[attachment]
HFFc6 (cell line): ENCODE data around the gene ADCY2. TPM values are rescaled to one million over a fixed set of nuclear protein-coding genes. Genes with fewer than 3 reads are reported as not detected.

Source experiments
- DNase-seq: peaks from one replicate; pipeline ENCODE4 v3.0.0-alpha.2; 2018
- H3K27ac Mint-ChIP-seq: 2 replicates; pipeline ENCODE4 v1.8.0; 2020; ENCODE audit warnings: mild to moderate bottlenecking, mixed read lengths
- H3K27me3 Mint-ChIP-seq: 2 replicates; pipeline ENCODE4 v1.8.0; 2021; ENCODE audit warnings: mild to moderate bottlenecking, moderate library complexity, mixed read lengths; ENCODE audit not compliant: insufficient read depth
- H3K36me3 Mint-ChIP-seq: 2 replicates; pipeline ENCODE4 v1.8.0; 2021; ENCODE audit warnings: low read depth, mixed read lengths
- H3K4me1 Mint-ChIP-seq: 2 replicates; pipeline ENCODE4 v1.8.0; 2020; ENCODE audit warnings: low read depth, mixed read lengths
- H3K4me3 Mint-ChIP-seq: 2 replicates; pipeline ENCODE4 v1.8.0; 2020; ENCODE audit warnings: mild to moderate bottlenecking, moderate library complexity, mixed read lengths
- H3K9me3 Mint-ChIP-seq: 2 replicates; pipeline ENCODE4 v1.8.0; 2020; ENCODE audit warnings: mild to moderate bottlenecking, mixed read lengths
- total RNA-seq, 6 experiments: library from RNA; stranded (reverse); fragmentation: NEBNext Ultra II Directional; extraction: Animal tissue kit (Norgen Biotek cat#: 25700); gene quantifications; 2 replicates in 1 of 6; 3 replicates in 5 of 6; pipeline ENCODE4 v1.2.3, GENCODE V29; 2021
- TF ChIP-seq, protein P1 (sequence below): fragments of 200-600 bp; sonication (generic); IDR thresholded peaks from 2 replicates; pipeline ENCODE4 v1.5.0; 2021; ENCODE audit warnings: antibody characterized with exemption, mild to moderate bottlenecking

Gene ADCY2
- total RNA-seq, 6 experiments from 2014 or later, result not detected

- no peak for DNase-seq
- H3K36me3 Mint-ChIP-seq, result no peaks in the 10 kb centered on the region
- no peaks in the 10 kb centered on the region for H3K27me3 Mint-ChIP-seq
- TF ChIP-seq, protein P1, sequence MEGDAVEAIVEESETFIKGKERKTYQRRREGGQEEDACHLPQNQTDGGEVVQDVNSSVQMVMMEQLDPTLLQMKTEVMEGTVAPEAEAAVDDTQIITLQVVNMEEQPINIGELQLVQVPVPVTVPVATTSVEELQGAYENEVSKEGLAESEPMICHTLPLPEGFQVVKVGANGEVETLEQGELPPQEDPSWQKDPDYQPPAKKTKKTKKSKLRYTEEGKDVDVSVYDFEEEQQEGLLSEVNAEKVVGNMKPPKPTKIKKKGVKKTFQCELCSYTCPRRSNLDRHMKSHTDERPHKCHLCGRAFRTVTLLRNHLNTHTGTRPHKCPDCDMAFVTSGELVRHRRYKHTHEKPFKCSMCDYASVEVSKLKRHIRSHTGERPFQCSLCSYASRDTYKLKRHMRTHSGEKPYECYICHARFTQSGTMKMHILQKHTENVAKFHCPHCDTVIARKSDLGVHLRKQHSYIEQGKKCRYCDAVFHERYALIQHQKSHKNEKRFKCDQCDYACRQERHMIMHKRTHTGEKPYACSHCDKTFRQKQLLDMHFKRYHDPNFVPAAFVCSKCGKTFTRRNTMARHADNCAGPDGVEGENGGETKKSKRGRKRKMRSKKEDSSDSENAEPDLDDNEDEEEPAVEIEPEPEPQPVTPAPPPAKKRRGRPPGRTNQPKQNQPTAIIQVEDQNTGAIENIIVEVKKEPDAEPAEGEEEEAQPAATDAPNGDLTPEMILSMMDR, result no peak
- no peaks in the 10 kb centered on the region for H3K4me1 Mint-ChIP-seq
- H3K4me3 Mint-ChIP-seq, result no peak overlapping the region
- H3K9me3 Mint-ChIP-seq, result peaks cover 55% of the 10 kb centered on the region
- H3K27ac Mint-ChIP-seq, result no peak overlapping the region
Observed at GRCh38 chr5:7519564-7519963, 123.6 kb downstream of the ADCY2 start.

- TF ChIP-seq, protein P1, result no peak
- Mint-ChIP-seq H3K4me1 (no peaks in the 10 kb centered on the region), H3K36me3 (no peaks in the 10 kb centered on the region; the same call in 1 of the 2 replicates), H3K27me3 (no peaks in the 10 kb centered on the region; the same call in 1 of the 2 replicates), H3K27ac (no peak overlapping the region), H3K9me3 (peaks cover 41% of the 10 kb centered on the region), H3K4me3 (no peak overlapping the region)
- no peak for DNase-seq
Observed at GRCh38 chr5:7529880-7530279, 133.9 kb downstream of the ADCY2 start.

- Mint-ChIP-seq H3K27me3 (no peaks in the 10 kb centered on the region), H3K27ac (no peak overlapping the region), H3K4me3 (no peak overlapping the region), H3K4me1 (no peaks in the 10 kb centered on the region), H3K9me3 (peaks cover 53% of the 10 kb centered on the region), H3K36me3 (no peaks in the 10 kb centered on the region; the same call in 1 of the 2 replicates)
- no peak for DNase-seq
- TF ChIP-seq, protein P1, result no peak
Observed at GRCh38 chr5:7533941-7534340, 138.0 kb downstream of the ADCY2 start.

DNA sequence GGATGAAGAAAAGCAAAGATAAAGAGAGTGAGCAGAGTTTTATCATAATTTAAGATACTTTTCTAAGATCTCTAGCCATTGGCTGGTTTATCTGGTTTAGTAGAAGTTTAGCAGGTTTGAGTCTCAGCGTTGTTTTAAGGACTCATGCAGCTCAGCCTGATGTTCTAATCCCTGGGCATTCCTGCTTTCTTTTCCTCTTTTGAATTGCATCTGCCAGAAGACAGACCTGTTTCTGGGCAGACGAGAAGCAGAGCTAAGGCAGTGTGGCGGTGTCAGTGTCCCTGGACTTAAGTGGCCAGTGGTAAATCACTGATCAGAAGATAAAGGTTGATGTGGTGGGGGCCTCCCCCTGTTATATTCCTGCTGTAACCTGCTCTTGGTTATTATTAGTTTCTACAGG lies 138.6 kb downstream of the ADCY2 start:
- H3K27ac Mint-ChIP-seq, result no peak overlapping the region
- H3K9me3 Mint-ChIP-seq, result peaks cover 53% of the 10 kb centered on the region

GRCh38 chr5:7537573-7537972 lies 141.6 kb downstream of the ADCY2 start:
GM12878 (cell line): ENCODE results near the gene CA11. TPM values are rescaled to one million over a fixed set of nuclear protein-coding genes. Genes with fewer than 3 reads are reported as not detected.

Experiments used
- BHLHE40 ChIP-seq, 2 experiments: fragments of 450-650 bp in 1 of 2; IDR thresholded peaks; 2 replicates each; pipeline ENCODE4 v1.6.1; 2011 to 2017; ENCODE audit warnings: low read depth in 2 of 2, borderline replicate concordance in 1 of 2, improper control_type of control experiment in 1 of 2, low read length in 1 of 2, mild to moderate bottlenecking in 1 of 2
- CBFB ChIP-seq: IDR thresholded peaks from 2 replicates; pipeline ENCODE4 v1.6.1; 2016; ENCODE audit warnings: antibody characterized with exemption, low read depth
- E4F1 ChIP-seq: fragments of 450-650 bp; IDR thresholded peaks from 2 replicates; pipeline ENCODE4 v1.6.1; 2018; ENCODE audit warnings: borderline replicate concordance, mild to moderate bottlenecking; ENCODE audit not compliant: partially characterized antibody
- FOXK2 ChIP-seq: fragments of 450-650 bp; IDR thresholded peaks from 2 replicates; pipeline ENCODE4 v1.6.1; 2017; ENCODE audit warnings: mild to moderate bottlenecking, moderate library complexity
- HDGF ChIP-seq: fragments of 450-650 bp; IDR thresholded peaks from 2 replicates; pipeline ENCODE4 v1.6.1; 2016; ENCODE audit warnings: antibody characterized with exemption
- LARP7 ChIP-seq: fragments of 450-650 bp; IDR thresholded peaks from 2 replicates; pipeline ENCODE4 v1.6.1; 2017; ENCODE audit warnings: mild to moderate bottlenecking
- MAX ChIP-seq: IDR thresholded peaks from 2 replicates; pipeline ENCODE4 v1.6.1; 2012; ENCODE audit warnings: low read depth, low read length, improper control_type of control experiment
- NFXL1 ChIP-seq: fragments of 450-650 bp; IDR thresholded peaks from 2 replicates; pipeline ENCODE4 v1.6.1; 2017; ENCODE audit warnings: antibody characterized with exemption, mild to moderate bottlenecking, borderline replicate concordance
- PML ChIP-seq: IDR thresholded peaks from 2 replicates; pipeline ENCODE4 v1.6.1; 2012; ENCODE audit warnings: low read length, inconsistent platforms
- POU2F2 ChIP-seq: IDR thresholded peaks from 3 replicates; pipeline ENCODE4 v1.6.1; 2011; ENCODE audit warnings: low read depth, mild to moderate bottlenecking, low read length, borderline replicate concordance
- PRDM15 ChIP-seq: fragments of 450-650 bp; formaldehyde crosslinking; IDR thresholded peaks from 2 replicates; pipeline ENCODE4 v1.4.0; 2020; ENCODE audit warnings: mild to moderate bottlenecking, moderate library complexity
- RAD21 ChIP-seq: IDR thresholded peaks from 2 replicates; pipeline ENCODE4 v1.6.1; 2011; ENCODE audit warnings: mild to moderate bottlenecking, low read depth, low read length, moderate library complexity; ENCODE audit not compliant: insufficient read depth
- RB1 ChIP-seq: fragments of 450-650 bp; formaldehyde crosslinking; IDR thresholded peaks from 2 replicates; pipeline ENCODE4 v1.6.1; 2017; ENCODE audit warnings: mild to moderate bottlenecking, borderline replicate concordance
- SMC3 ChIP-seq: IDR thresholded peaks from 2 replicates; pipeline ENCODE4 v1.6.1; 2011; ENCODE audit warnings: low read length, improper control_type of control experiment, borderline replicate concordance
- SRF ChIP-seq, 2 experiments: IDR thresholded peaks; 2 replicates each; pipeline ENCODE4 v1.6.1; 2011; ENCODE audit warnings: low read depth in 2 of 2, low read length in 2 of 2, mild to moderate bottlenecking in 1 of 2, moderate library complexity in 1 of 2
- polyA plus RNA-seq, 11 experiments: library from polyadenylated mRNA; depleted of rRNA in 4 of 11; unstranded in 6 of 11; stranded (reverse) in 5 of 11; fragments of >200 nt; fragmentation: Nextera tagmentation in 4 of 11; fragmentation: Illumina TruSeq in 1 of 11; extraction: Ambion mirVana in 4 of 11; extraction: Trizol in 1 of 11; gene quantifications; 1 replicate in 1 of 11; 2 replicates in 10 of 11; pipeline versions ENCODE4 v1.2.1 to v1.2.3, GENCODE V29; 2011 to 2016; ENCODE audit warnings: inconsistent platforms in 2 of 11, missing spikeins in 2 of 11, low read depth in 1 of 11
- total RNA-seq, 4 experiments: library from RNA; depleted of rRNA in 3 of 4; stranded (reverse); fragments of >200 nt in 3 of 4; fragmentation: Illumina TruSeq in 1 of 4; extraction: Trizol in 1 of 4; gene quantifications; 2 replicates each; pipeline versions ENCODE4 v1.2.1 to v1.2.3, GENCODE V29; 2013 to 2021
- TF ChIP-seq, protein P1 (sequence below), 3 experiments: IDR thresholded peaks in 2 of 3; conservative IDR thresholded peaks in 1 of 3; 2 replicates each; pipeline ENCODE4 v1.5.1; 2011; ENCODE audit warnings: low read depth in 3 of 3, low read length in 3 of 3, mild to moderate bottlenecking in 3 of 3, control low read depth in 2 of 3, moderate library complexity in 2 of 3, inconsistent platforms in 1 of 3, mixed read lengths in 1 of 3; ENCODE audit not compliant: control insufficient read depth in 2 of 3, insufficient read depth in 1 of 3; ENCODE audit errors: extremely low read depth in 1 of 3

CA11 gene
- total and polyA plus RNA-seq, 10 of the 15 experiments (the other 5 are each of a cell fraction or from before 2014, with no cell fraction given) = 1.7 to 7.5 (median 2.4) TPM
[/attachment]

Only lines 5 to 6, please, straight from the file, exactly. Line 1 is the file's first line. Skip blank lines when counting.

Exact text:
- H3K27me3 Mint-ChIP-seq: 2 replicates; pipeline ENCODE4 v1.8.0; 2021; ENCODE audit warnings: mild to moderate bottlenecking, moderate library complexity, mixed read lengths; ENCODE audit not compliant: insufficient read depth
- H3K36me3 Mint-ChIP-seq: 2 replicates; pipeline ENCODE4 v1.8.0; 2021; ENCODE audit warnings: low read depth, mixed read lengths